What is it about terms such as riser bar or flat bar? The term flat bar stands for a straight handlebar shape, this ensures a low cockpit and is suitable for sporty MTB riders. Riser handlebars, also called rise bars raise the position of the hands and thus the comfort and overview by more or less rise. For ergonomical reasons, all handlebars have a backsweep, the rule of thumb is the wider the handlebar, the more bend there is. At very wide handlebars, an upsweep also makes sense. Enduro and tour bikers mostly prefer riser handlebar variants since they are of advantage on steep passages downhill. Whether black, silver or coloured handlebars, ergonomic handlebars, comfort handlebars or dirt bars, there is a wide range of handlebars for mountain bikes available in our shop! Preselect them depending on the correct clamping which is determined by your stem (e.g. 31.8 mm or 25.4 mm). Then decide according to the desired handlebar width: From narrow 620 mm up to really wide bolides with 780 mm or 800 mm, everything is available. The especially wide handlebars might make the impression that they provide more safety and control, but you'll only benefit from these features if you have a very aggressive cycling style or if you are riding technical trails.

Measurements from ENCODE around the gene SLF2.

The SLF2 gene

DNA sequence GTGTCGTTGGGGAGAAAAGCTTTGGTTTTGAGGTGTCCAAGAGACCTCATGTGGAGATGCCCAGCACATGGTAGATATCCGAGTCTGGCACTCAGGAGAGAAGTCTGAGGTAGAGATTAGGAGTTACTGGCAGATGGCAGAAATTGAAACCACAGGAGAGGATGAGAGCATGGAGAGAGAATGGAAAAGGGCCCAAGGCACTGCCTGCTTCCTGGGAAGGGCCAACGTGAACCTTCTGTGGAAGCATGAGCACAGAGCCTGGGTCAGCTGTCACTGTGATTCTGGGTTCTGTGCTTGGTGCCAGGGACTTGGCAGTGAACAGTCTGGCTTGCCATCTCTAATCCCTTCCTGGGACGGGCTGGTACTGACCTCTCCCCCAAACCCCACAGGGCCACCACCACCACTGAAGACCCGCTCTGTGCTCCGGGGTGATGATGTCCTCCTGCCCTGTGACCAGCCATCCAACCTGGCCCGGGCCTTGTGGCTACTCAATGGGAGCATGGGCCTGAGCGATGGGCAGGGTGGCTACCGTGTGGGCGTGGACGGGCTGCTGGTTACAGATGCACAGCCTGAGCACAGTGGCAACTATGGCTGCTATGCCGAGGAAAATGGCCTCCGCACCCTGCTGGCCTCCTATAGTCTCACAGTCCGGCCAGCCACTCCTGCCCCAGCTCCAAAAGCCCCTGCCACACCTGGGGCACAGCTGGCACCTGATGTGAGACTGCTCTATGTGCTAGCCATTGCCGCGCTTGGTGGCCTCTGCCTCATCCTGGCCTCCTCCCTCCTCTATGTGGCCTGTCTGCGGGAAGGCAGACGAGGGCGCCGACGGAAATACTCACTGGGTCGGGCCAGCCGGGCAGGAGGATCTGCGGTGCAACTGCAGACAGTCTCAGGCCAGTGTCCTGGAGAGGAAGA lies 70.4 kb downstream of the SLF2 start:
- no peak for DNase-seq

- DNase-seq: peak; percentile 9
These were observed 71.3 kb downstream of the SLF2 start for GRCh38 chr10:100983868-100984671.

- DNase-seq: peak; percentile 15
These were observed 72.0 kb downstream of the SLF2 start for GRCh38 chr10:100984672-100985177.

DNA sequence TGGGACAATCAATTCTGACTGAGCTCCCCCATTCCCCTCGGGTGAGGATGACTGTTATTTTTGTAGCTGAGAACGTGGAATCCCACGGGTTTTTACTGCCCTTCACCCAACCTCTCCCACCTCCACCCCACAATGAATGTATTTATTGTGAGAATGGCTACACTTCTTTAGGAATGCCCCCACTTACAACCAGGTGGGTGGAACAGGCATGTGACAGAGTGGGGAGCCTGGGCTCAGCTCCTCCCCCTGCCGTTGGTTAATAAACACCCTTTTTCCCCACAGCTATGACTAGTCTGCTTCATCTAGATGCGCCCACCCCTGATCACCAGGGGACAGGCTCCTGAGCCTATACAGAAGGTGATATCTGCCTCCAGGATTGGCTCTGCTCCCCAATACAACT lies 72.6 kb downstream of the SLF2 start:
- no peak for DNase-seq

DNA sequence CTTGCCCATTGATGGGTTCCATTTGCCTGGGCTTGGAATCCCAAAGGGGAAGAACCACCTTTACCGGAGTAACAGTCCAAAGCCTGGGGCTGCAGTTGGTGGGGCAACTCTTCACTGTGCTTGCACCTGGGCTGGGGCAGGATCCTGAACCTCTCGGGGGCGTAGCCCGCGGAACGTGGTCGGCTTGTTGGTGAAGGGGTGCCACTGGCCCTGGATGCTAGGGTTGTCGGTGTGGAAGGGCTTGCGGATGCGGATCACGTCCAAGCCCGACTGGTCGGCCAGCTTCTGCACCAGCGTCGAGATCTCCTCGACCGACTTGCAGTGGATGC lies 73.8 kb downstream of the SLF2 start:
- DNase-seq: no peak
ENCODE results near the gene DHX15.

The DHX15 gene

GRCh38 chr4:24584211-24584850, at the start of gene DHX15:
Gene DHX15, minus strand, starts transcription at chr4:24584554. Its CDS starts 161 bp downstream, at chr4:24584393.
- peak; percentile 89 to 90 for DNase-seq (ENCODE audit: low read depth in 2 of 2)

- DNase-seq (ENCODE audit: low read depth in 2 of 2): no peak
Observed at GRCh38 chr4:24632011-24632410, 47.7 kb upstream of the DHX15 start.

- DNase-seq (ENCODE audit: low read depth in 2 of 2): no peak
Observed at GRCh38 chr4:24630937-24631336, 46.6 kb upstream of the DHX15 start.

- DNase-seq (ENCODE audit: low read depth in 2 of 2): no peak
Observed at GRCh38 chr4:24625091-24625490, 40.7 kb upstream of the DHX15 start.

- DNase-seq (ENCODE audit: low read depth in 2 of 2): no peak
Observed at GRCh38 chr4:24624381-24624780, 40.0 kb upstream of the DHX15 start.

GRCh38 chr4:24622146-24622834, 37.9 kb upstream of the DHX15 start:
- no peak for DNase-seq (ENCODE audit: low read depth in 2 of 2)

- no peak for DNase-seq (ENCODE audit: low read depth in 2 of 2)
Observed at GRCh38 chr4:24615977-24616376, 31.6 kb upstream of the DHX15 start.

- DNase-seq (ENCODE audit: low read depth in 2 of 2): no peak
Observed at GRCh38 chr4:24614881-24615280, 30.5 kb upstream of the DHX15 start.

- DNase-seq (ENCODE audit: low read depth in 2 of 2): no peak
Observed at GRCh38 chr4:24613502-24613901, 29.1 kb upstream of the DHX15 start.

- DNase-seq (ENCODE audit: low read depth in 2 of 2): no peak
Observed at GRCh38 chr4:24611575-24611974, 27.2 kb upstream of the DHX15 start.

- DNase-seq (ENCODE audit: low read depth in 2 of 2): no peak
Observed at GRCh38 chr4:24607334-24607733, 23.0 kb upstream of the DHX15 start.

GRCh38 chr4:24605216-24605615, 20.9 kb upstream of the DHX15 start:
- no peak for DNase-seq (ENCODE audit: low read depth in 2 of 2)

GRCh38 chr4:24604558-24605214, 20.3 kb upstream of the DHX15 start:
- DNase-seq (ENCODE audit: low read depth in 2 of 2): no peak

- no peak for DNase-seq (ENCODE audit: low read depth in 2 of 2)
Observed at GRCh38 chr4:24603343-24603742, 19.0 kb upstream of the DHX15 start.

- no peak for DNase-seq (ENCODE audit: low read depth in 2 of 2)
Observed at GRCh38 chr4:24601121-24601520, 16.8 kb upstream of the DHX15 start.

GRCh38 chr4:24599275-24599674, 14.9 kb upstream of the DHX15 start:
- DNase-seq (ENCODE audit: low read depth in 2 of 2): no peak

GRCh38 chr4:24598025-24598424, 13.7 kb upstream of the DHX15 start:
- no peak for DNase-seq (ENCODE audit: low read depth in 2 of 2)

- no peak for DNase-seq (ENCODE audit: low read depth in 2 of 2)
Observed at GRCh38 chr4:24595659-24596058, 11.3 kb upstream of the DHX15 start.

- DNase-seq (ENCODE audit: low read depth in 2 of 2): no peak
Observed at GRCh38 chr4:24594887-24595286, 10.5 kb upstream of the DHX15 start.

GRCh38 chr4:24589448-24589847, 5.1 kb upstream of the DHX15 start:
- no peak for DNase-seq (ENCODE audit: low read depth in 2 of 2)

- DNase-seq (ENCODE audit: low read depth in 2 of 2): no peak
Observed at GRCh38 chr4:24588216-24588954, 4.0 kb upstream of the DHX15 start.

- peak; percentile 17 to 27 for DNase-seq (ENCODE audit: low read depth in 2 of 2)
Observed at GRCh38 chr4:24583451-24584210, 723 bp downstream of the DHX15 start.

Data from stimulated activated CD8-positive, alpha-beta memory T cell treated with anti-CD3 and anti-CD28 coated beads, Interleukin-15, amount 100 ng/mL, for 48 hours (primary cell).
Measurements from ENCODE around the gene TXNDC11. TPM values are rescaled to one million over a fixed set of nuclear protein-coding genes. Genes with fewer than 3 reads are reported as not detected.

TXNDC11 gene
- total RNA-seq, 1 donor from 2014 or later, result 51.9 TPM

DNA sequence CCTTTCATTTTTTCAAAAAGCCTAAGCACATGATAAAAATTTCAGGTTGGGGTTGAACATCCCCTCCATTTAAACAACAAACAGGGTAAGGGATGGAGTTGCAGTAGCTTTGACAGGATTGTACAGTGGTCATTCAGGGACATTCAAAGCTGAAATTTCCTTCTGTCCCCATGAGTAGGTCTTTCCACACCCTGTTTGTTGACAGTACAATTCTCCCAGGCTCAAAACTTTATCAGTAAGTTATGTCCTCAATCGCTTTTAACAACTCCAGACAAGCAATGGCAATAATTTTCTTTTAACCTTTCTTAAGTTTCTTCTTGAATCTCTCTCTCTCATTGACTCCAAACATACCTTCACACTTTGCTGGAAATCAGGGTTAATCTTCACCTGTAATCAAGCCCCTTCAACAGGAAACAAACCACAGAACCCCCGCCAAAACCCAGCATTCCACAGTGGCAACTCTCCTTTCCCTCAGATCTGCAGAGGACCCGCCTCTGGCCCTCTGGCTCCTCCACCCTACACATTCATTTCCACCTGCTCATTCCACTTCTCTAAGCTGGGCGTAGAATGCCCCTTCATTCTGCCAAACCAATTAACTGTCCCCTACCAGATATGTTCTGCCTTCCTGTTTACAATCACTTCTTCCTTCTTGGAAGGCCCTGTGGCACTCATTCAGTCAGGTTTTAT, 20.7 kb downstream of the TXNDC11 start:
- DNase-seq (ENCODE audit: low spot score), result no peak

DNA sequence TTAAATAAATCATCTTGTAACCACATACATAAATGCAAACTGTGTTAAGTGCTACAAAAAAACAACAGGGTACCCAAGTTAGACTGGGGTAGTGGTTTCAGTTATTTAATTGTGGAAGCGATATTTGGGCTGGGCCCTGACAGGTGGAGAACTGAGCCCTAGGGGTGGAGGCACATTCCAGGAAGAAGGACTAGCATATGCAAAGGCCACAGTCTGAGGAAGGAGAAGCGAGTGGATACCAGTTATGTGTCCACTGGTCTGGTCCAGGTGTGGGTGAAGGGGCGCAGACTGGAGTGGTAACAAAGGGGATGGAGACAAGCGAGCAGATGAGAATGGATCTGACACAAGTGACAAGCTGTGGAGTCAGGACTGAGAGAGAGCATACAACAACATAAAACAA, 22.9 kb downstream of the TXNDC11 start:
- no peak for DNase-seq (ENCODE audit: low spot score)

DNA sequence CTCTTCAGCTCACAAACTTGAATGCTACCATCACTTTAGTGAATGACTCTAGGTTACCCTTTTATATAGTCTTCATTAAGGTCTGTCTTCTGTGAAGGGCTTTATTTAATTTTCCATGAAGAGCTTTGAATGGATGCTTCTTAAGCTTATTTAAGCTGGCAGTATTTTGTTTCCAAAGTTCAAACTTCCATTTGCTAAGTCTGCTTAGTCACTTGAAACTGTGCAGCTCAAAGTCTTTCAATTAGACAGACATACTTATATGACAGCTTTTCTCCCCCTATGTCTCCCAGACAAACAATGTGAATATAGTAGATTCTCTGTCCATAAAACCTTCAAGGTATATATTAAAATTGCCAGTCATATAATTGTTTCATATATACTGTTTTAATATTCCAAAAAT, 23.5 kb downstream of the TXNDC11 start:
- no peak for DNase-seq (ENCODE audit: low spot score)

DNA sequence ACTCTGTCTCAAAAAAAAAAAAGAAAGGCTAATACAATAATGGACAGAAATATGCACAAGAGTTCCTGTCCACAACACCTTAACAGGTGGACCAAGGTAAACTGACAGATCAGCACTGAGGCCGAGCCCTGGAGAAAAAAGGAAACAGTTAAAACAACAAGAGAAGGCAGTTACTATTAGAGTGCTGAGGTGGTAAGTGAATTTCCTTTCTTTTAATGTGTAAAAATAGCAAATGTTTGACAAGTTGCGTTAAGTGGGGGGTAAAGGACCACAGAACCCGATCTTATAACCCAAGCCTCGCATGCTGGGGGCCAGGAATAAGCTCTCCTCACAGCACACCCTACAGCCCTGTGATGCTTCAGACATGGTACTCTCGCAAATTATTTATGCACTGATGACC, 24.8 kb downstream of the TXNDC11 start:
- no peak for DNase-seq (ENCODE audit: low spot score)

If you are more of an uphill fighter, than you'll be happier for a longer period if you use a more narrow handlebar since the arms are not strained as much, this saves energy. Average values for women in most of the cases are widths of 640 and 660 mm. The men mainly choose widths around 680 mm +/-. The downhill/freeride handlebar may also be a little wider, as wide as you like it.
Light bike enthusiasts can also save weight with the handlebar weight. But it does not necessarily have to be a carbon handlebar with approximately 100 g for your race bike, but you can also get aluminium handlebars with little weight for your MTB cockpit as well. From a low-price MTB handlebar to the expensive top model, the product range of the handlebar manufacturers ranges from simple models for 20 Euros all the way to noble models for up to 300 Euros. As to the correct position, on the MTB the handlebar should be positioned at least at seat height, better a little lower for a sportive sitting posture. The arms should always be a little bent in order not to bend the hands when grasping the brake lever, they should be laid up loosely and straight. Otherwise, you'll risk cramps and longer tours do not remain pain-free.